Has your boss asked you to pay money back recently? Under certain circumstances, your boss may have every right to do so. When employers make cuts to employees’ wages, this is called making a pay deduction. Making pay deductions is only legal when:

  • It is permitted (by a Court Order, the Fair Work Commission, or by law);
  • It is in favour of the employee who willingly gives consent; or
  • It is permissible under the relevant enterprise agreement or modern award.

These deductions might come in the form of contributions to an employee’s health fund, or may be based on some salary sacrifice arrangement detailed in the employment agreement.

Prohibited Deductions

Certainly an employer cannot make pay deductions at any time and for any reason, there are limits that must be adhered to. For instance, it is not permitted to make pay deduction if:

  • It has either a direct benefit to the employer, or some beneficial flow-on effect, and is unreasonable in the context;
  • The employee is a minor under the age of 18, and no consent has been obtained from any parent or legal guardian giving permission to the pay deduction.

Cash Register/ Till Shortages

Take the example of Phil. Phil works in a coffee shop operating the cash register and is covered under the Hospitality Industry (General) Award 2010.

One night after Phil’s late night shift at the coffee shop, his employer Jessica takes over and discovers that there is $50 less in the cash register than there should be. Jessica would normally just make a pay deduction on Phil’s wages to cover the discrepancy. However, although the cash register didn’t balance, Jessica has no right to take this difference out of Phil’s wages. Phil’s award dictates that unless the pay deduction benefits Phil and is reasonable, it will be against the law. The bottom line is that the employer will need to pay the difference, however the shortage occurred.

Overpayments

When an employer overpays you, it’s almost always not on purpose. It’s more likely that the employer mistakenly thought you were owed the higher amount, or because the accountant (or whomever handles the payroll) has inadvertently made a mistake.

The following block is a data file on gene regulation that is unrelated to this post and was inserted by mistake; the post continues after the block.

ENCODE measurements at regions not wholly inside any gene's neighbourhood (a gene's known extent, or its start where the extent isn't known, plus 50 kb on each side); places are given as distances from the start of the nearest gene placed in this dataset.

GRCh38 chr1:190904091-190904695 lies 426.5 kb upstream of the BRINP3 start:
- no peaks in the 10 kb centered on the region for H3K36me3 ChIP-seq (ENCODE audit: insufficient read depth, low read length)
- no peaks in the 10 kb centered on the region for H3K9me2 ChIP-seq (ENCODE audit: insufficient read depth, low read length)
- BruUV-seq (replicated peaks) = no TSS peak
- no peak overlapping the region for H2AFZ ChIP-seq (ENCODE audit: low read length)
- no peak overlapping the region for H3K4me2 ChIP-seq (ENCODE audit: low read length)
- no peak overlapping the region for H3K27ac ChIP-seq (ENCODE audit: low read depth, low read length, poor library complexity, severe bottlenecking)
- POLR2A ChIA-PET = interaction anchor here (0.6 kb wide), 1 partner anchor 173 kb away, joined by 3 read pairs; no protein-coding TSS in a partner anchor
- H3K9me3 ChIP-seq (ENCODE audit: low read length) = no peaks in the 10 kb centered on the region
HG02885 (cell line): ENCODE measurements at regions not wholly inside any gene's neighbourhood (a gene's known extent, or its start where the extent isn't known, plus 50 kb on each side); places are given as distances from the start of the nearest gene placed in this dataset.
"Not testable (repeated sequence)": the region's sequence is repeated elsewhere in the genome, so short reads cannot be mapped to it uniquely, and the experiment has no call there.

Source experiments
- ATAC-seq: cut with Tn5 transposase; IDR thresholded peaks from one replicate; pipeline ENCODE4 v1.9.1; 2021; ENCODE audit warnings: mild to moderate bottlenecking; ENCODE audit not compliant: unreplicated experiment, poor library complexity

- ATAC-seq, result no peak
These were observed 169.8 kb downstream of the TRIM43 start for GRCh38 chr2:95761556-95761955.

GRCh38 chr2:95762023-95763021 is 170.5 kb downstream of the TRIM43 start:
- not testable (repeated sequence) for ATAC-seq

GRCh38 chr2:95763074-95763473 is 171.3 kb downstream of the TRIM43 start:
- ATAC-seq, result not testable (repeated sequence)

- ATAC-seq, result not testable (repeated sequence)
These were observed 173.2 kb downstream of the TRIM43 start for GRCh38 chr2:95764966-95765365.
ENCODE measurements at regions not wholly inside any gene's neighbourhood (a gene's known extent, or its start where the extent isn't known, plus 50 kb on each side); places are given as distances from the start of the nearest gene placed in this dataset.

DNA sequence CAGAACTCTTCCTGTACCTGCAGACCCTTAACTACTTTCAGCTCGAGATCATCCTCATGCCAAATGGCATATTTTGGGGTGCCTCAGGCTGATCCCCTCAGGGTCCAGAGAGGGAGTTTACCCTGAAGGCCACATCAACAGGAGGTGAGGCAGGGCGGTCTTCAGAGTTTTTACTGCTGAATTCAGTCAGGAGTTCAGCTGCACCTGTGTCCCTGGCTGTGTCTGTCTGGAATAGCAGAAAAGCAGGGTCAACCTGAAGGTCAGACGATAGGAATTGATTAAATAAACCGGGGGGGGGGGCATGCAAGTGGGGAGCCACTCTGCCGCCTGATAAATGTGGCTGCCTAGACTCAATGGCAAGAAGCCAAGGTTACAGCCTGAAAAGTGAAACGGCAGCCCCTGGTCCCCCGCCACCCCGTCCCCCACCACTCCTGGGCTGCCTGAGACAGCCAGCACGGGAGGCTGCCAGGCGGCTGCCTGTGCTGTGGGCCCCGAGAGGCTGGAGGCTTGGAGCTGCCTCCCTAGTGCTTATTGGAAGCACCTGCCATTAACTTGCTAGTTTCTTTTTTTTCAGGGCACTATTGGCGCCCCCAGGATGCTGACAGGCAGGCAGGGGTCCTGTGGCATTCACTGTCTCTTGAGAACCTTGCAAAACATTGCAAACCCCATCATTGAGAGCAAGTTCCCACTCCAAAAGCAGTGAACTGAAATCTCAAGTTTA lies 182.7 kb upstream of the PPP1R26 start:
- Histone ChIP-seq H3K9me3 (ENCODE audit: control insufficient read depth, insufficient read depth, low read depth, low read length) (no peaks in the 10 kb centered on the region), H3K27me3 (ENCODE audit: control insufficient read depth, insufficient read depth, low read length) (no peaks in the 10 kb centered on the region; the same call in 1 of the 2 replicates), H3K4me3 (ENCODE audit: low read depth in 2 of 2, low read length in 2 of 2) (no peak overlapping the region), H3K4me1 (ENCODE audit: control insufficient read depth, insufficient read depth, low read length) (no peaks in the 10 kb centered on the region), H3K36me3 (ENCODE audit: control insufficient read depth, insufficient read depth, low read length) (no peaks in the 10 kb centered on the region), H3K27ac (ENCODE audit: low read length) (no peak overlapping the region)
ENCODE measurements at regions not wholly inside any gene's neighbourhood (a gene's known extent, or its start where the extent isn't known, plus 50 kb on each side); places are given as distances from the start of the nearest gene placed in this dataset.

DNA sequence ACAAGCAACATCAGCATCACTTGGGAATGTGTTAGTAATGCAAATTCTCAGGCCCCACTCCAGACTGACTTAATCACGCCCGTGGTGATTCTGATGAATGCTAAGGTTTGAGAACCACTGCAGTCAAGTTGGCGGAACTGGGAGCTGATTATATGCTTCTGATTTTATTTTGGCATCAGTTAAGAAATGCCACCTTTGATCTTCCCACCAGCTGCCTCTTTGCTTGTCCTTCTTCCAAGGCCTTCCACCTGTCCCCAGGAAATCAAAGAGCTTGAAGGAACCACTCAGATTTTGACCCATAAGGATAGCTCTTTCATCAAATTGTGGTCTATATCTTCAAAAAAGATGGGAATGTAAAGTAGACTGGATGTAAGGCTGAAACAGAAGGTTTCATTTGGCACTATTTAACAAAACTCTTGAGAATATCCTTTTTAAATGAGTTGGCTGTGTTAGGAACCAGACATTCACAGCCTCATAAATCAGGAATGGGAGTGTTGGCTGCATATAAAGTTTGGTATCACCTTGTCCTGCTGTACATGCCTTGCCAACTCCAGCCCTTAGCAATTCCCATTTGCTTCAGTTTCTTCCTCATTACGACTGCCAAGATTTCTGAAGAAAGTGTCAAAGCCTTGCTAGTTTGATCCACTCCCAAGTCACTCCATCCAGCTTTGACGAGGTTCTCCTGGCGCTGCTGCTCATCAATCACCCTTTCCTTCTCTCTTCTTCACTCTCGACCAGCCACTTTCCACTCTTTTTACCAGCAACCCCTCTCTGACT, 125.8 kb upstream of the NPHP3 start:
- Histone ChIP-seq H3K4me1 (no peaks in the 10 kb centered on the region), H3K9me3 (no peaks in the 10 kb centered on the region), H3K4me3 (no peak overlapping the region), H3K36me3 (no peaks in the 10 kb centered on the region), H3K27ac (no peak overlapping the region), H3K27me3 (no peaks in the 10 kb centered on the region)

Once an employer works out that an overpayment has occurred, it is understandable that he or she will try to rectify the situation, however, there are limits on how this can be done. Employers can’t simply make pay deductions to cover the loss. The employer must have a conversation with the employee to work out a repayment schedule. Once the employee acknowledges the mistake and agrees to make the necessary repayments, a legally binding written agreement will need to be drawn up, detailing the following:

  • Why the employee was overpaid;
  • How much extra they were paid; and
  • How the employee can repay the amount (cash, cheque, or EFT) and how often payments are to be made (within reason, of course).

If the employer and the employee cannot come to some sort of repayment arrangement, either or both parties should get in touch with a lawyer for advice. Under awards, legislation, the registered agreement or court orders, pay deductions are permissible to account for an overpayment, but certain procedures must be followed.

Example

Jack received $4,000 more than he should have over 4 years, all because of an error in the payroll that was not his fault.

Under his award, pay deductions are not allowed to account for overpayments. Jack is contacted by his employer and asked to repay the money.  Jack agrees to repaying the money and his employer tells him that they will leave it up to him to decide how and when he will repay the money. In response Jack requests a repayment schedule of $30 per week until the $4,000 is paid back in full.

To document this agreement, Jack and his employer approach a lawyer to formalise their agreement.  This is a flexible arrangement and the fact that Jack had a say in when, and how often, the money was paid back makes the arrangement reasonable.

Conclusion

Are you looking to make pay reductions to your employees’ wages? Or are you an employee who an employer is threatening to deduct amounts from your wages?

Not sure whether or not this is legal in the circumstances? You’ve done the right thing by looking for answers. If you wish to speak with an employment lawyer about your rights as an employer with regards to making pay reductions, contact LegalVision on 1300 544 755 and we can arrange an obligation-free fixed-fee quote today.

Emma Heuston

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